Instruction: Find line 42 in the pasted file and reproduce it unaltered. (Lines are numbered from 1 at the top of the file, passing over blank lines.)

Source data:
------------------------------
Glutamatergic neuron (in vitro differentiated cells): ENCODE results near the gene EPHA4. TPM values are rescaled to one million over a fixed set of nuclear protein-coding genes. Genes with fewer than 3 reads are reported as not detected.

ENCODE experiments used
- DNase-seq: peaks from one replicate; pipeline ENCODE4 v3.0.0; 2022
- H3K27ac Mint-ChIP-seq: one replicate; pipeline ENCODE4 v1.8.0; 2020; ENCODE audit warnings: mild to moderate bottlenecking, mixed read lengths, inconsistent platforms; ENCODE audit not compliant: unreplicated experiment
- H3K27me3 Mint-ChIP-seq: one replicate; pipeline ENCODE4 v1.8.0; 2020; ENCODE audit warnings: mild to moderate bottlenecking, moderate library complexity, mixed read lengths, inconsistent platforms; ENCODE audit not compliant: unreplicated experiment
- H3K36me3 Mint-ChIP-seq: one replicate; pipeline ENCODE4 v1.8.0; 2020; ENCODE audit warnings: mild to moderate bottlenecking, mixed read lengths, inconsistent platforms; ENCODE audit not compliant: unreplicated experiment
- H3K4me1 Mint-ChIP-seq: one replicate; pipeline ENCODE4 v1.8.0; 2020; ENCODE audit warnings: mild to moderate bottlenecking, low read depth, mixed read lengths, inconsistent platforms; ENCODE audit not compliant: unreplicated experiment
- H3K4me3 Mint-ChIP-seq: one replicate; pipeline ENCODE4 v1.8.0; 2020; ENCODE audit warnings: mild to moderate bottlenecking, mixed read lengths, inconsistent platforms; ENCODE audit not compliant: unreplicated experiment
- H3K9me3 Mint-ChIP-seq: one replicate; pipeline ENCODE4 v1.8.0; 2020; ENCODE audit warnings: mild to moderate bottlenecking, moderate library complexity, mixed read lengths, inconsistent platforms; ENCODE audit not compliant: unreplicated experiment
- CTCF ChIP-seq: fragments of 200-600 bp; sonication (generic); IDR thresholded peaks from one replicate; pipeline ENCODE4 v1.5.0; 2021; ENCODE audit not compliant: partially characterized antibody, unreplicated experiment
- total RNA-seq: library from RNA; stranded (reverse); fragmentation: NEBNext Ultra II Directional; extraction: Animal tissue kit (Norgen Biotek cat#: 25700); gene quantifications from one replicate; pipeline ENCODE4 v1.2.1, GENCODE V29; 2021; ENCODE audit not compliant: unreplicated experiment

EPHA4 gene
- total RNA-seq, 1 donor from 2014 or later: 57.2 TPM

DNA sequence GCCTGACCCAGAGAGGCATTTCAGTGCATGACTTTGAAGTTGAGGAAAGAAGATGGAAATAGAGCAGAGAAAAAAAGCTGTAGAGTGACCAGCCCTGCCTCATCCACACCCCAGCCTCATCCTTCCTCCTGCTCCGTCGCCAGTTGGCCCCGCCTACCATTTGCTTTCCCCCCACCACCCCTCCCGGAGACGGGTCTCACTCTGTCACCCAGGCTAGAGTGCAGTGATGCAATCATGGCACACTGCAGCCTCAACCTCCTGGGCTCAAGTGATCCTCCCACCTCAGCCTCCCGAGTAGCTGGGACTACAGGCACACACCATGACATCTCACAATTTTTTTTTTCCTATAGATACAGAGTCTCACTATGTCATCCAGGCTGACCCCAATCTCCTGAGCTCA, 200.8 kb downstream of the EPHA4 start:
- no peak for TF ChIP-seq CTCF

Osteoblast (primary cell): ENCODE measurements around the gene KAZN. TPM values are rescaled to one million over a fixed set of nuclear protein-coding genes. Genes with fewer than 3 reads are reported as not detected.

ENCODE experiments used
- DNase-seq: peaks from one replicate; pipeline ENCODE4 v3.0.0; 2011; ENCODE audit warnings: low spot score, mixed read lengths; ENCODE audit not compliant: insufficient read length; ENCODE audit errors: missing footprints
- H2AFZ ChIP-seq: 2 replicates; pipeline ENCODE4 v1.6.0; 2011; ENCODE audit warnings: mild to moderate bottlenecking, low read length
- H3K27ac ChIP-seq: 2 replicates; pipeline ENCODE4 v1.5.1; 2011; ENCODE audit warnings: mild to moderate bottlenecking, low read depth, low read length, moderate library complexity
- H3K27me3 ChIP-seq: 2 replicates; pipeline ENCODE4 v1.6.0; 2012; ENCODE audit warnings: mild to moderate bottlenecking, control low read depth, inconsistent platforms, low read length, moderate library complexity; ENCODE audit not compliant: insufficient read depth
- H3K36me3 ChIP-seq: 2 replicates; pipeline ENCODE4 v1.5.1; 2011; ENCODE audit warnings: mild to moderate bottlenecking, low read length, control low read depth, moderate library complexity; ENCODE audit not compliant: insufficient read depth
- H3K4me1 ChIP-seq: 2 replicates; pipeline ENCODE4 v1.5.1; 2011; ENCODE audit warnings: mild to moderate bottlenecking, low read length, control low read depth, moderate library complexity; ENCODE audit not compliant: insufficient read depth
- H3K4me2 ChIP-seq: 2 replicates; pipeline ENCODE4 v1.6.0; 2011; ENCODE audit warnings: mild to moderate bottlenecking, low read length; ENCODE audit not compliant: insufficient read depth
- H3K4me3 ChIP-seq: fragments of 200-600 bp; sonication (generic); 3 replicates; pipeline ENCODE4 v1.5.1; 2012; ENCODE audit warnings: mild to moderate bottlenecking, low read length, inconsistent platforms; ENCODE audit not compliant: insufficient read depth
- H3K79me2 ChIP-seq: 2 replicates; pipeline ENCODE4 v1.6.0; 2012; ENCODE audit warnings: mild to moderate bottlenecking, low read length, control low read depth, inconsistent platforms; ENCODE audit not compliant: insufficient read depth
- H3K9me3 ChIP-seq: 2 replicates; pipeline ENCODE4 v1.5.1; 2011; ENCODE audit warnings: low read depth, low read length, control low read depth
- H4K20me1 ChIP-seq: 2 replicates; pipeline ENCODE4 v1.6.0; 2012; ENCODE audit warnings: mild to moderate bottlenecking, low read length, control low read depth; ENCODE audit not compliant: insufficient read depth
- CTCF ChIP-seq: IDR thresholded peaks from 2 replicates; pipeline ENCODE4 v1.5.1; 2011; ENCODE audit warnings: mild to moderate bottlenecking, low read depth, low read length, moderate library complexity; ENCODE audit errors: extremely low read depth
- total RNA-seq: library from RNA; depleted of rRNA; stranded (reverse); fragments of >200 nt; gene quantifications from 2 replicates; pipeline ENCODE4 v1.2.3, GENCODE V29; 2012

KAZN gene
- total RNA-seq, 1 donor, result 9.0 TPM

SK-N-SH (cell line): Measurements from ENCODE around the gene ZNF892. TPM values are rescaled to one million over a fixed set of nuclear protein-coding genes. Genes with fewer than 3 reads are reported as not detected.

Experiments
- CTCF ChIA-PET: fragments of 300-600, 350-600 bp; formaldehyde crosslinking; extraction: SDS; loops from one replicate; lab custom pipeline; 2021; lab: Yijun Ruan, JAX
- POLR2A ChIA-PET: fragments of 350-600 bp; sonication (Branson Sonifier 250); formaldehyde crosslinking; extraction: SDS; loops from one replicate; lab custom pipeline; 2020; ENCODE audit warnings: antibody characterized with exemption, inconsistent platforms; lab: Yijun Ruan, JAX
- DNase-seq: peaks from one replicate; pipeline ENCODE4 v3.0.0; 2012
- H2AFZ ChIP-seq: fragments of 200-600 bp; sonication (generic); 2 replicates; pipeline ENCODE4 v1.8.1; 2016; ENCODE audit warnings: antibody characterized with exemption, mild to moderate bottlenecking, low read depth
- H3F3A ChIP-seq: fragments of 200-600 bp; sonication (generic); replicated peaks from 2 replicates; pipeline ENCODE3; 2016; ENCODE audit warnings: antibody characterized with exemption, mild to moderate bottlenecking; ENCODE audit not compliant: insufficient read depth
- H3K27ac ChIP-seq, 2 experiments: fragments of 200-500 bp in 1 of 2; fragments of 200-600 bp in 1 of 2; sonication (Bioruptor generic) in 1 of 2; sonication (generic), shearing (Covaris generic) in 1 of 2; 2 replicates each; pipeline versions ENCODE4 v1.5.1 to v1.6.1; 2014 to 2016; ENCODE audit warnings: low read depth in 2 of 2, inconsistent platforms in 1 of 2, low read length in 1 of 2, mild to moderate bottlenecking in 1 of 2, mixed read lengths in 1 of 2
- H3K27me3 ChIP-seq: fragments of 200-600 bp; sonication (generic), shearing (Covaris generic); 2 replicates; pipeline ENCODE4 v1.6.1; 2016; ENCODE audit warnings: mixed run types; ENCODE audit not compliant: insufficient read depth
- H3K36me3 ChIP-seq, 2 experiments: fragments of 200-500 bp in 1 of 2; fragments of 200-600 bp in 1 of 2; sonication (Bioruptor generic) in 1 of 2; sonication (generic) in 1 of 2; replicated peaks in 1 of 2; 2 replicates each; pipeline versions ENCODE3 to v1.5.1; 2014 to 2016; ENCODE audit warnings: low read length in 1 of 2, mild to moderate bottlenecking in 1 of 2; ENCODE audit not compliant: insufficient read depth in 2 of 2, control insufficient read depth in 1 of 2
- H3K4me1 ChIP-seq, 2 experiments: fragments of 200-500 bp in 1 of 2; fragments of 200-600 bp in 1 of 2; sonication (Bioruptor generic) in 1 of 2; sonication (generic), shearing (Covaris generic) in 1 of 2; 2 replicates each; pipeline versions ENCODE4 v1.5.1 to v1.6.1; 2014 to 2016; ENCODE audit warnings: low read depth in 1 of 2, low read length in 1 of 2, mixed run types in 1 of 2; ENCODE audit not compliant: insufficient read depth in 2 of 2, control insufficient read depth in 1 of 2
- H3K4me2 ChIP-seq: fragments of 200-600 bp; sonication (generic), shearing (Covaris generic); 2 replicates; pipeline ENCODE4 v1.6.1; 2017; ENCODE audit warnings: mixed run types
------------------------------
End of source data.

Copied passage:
- H3K36me3 ChIP-seq, 2 experiments: fragments of 200-500 bp in 1 of 2; fragments of 200-600 bp in 1 of 2; sonication (Bioruptor generic) in 1 of 2; sonication (generic) in 1 of 2; replicated peaks in 1 of 2; 2 replicates each; pipeline versions ENCODE3 to v1.5.1; 2014 to 2016; ENCODE audit warnings: low read length in 1 of 2, mild to moderate bottlenecking in 1 of 2; ENCODE audit not compliant: insufficient read depth in 2 of 2, control insufficient read depth in 1 of 2